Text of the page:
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Ellis’s eye on narrowing group for qualifying, but injuries mean USWNT spots still very much up for grabs

Jill Ellis is honing in on qualifying for next year’s World Cup. (Copyright Patricia Giobetti for The Equalizer)

U.S. women’s national team head coach Jill Ellis has some of the answers she thinks she needs, some 16 months from the World Cup, but current circumstances leave an intriguing number of questions for her side.

Ellis on Wednesday named her 26-player preliminary roster for next month’s SheBelieves Cup, and absent were still-ailing playmaker Tobin Heath, rising midfield talent Sam Mewis and co-captain Becky Sauerbrunn. Midfielder Rose Lavelle is in camp, but still recovering from a longstanding hamstring injury which leaves her exact status to be determined.

Even if Ellis wanted to be settled on some sort of ideal starting XI for what might be her team’s biggest test in 2018, she couldn’t be.

“It’s not a situation where I’m lucking into a starting 11,” she said. We’re still building the side and building relationships.”

Injuries mean opportunities for some players. Defender Tierna Davidson made her debut against Denmark last month, and with Sauerbrunn out, Ellis expects the 19-year-old to play a significant role in the SheBelieves Cup. For Davidson and a collection of other young players in camp, it’s about vetting them against the world’s best teams to see if they are ready for that level when the results matter in France in 2019.

“You hope to go into a World Cup with a player with probably no less than 30 caps for a starter,” Ellis said.

Emily Sonnett, whose 2017 resurgence carried over into the new year thanks to a stint with Sydney FC in Australia’s W-League, has also impressed Ellis of late. And No. 2 overall pick (now with Sky Blue FC after Boston’s demise) Savannah McCaskill impressed Ellis in January camp. Add to that UCLA junior Hailie Mace, who is in her first senior-team camp, and there is some clear competition, particularly on the back line.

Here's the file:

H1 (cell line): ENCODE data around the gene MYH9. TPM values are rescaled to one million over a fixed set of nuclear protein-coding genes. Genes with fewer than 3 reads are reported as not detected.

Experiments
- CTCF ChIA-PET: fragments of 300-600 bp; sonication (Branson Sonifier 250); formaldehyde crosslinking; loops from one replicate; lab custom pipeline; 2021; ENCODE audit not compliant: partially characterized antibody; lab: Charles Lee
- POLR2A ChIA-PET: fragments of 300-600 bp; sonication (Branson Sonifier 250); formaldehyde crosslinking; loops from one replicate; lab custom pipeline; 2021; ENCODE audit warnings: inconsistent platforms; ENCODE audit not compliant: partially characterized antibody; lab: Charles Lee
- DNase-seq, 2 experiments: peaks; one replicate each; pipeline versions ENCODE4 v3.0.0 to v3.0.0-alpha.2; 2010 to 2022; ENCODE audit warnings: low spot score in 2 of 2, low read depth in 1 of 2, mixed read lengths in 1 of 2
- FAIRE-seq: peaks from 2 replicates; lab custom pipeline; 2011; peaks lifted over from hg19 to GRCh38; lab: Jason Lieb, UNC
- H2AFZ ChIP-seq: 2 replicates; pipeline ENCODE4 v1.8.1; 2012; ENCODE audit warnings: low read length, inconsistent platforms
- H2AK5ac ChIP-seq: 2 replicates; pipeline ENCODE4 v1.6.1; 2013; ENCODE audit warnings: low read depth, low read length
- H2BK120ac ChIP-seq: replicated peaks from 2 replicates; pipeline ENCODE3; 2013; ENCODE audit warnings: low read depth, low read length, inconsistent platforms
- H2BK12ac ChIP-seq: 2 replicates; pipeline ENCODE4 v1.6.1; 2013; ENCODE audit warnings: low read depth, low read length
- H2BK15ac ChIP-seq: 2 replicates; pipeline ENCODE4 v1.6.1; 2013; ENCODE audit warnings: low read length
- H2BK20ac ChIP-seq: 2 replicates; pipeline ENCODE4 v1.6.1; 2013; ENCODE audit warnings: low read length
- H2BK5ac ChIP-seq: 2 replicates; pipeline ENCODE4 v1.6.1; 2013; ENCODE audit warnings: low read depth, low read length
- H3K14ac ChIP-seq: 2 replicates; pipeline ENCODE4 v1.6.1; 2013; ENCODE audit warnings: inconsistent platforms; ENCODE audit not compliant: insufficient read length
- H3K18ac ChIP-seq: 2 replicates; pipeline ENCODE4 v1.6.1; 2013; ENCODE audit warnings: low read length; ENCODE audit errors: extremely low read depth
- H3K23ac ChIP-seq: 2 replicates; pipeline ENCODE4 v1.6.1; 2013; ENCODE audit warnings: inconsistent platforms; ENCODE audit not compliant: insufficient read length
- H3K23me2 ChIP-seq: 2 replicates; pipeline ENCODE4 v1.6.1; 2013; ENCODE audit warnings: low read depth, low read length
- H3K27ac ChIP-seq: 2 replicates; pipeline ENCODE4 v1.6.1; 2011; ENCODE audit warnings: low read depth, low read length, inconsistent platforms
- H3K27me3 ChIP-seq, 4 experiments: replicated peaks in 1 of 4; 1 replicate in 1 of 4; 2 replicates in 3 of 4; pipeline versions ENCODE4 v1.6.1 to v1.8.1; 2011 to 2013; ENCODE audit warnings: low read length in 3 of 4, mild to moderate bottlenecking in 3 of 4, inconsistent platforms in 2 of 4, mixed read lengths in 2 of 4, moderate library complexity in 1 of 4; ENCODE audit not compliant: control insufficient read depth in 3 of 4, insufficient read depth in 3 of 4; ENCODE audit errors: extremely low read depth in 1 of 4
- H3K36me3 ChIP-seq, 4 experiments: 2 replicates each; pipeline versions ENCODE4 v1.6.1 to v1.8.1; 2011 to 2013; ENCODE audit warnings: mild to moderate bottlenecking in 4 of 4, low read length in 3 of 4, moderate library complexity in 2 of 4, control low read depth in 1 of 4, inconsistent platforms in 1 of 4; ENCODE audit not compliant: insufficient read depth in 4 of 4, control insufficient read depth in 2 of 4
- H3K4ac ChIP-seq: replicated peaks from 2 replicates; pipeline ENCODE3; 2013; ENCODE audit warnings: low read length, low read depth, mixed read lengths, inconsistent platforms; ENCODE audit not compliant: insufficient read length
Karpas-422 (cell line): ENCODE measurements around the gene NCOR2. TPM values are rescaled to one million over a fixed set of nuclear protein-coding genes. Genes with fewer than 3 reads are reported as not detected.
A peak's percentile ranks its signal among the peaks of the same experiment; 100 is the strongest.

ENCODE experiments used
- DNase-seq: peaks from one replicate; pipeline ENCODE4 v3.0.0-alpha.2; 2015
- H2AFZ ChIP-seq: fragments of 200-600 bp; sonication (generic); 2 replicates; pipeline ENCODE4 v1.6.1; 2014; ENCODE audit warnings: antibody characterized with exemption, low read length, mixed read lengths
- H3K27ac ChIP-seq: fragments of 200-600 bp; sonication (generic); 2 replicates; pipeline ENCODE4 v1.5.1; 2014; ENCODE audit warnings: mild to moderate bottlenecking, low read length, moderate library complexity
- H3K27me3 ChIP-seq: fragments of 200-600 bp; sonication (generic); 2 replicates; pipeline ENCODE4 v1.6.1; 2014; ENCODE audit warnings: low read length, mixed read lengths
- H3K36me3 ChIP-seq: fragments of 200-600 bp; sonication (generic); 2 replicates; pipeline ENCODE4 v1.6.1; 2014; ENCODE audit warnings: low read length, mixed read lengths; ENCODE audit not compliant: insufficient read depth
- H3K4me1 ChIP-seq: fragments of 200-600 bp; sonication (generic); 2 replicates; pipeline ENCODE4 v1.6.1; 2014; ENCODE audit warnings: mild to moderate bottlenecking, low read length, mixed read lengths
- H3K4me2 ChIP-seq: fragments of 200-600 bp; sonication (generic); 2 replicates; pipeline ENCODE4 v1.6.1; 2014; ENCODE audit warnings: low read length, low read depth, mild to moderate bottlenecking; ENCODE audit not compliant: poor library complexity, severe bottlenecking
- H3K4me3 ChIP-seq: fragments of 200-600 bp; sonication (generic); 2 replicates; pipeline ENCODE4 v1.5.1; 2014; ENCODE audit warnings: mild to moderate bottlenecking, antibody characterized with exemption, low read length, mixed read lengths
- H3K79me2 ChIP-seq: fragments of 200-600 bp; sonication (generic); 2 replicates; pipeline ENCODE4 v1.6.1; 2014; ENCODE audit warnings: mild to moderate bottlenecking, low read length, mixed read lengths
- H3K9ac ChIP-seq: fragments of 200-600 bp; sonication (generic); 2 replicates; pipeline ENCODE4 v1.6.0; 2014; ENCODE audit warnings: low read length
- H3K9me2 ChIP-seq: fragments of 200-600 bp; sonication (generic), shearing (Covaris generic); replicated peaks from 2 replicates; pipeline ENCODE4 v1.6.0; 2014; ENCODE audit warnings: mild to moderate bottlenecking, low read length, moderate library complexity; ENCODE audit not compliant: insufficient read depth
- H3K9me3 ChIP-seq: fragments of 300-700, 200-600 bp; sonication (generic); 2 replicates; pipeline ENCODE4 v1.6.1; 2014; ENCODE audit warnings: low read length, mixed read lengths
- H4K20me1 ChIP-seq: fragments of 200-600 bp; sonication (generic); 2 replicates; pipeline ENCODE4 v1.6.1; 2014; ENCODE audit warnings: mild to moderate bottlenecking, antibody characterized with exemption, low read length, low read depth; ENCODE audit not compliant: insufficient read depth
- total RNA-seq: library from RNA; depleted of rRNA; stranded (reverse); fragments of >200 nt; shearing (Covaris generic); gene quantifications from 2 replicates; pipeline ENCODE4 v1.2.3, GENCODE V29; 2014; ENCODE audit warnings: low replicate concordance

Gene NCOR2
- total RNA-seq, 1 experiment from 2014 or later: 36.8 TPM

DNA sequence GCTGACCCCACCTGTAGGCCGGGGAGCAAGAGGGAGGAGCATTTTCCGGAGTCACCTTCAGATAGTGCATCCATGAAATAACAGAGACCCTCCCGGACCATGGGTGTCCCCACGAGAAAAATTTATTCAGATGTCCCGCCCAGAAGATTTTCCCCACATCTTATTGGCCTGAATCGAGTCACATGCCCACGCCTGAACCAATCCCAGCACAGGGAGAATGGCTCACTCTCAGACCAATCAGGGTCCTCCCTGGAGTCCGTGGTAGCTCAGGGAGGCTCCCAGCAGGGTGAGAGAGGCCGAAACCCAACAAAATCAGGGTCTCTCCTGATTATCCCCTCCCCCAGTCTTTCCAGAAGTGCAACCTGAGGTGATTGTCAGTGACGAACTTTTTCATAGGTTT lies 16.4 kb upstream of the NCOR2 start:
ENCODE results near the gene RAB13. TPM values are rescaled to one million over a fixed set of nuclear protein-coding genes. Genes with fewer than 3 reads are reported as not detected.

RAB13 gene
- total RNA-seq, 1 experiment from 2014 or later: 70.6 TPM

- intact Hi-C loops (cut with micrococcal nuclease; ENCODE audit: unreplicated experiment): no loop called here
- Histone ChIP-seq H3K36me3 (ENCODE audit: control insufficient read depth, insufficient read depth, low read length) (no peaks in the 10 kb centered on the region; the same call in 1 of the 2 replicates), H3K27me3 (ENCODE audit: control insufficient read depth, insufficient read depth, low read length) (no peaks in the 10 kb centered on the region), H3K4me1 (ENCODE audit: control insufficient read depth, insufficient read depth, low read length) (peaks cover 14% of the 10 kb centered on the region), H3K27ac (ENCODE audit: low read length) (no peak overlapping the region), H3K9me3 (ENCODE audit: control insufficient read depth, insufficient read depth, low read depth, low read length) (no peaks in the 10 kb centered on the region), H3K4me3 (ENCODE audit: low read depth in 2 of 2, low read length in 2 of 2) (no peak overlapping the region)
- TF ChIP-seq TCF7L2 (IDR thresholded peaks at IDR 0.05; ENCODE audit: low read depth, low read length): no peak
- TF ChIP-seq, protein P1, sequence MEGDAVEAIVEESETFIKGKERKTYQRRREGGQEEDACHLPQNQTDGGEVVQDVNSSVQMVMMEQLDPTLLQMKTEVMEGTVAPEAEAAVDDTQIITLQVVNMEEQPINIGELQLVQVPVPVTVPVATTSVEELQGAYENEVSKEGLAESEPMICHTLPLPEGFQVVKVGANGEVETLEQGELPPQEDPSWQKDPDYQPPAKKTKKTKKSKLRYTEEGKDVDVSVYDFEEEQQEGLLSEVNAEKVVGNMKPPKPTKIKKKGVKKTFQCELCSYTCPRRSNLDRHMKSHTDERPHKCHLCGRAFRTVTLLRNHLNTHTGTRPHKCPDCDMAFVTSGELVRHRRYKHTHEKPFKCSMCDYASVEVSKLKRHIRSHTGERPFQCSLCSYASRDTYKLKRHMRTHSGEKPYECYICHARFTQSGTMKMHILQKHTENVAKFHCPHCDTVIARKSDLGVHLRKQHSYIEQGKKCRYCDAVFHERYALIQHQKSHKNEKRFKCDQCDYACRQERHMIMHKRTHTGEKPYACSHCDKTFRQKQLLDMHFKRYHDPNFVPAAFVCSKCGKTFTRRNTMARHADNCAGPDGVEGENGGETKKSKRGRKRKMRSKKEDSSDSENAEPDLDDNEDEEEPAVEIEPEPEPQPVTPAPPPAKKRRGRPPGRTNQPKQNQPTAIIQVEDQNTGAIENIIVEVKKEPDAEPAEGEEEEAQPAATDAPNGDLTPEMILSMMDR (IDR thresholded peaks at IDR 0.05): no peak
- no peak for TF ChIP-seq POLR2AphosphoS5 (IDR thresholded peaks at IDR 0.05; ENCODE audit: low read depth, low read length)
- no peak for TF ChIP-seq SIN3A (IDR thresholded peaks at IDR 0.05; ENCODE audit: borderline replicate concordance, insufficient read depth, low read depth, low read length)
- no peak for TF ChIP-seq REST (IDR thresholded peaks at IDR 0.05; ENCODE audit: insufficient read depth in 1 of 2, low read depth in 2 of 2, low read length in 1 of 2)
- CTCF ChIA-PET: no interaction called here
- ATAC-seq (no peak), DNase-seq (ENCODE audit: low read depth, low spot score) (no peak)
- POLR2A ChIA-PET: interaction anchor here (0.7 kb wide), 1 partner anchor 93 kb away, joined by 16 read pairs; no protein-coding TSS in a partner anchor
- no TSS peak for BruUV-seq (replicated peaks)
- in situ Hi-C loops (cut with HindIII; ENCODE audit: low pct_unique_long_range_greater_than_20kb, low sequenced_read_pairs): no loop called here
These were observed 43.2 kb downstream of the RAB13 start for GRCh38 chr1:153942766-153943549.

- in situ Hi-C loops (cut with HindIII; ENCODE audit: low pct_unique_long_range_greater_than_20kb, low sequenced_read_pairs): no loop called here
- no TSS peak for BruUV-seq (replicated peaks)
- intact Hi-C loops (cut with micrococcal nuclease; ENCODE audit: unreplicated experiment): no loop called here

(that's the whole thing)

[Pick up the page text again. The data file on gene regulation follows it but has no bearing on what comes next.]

“It’s speculative to say how many spots are up for grabs, but you can probably tell by how many people are getting minutes,” Ellis said.

The goal of 2018, of course, is to qualify for the World Cup, something that won’t be taken for granted after the men’s national team’s failure to do so in 2017.

“The end game is October,” Ellis said, referring to qualifying. “The other piece is managing: What are their roles in their clubs and are they different from what we have them play? … Making sure they really understand what we are doing, because they will go back to that environment and do something different.”

At some point the U.S. women’s national team will also welcome a general manager. The U.S. Soccer board approved the creation of separate GM roles for the men’s and women’s national team. Ellis says she has “been on the periphery” of those talks, since she doesn’t attend board meetings, but she’s optimistic about the changes.

“I do trust the process,” she said. “The plan to have a GM; in terms of timing – we are in the process. It is a little different in terms of the men’s side.

“What I’ve gotten from Dan [Flynn; CEO] is it’s certainly targeted; its in process, but I think it’s something that they are going to take their time on in terms of, it’s a vetted process.

I don’t have a vote, so I really just trust what we’re going to do and that it’s going to be a positive.”

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